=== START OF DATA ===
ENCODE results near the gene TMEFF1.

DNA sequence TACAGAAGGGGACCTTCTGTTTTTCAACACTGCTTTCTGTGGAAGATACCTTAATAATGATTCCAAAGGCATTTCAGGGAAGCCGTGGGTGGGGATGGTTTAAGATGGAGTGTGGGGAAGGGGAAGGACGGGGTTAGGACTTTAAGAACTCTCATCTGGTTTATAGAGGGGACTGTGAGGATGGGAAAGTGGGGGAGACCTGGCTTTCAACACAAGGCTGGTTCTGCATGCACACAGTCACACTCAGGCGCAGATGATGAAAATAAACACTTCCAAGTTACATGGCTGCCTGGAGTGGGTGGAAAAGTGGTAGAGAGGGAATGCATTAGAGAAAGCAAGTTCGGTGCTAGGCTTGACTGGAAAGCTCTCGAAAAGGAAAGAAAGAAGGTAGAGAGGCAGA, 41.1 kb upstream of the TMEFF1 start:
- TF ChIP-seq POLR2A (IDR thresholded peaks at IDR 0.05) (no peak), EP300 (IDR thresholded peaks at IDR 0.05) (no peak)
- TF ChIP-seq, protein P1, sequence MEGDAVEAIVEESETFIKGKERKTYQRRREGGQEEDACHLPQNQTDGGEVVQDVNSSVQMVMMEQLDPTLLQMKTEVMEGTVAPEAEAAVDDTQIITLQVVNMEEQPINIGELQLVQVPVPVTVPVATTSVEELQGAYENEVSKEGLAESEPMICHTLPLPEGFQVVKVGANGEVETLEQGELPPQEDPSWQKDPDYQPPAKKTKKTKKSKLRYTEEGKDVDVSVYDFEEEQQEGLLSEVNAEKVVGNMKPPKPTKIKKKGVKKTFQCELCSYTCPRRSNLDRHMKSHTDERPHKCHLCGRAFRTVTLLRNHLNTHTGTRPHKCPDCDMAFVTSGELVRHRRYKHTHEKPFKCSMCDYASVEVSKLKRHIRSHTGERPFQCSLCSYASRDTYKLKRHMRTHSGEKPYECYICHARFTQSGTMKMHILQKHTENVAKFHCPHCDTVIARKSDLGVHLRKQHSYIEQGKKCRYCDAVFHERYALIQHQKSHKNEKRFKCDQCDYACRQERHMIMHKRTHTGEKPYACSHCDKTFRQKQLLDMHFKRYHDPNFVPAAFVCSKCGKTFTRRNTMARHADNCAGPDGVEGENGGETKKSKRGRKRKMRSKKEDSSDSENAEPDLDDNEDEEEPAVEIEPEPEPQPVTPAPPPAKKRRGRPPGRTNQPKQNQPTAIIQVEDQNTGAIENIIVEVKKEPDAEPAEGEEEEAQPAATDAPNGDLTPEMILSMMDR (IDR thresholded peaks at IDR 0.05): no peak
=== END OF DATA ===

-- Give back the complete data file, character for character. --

ENCODE results near the gene TMEFF1.

DNA sequence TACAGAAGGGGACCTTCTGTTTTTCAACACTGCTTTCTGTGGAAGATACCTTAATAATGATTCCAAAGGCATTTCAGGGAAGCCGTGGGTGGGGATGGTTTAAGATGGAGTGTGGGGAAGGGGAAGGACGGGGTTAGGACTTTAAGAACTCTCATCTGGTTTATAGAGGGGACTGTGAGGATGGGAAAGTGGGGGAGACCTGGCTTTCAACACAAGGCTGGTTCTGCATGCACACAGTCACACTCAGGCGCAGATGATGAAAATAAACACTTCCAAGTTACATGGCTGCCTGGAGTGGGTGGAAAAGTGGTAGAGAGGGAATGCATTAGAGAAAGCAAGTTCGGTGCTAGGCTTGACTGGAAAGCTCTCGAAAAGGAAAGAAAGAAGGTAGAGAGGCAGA, 41.1 kb upstream of the TMEFF1 start:
- TF ChIP-seq POLR2A (IDR thresholded peaks at IDR 0.05) (no peak), EP300 (IDR thresholded peaks at IDR 0.05) (no peak)
- TF ChIP-seq, protein P1, sequence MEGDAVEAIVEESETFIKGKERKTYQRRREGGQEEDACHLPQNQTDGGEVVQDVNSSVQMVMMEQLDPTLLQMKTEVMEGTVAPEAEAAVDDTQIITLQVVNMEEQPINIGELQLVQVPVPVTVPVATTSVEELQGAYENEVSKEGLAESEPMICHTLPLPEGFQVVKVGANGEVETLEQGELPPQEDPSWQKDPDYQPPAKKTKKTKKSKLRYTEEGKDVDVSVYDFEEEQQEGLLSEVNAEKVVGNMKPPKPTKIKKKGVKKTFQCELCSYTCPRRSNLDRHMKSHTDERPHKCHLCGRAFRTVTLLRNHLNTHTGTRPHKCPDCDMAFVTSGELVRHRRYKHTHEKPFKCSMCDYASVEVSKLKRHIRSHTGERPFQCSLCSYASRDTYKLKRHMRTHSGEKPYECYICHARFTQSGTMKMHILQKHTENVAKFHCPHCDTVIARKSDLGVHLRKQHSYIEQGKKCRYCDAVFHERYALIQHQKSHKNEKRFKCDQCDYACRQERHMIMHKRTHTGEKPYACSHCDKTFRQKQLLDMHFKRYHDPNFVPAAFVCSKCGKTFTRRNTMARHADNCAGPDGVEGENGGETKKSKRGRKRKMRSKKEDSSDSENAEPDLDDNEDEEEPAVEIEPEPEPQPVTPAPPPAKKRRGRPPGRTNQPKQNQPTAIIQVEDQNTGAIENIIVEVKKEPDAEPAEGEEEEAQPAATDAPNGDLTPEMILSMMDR (IDR thresholded peaks at IDR 0.05): no peak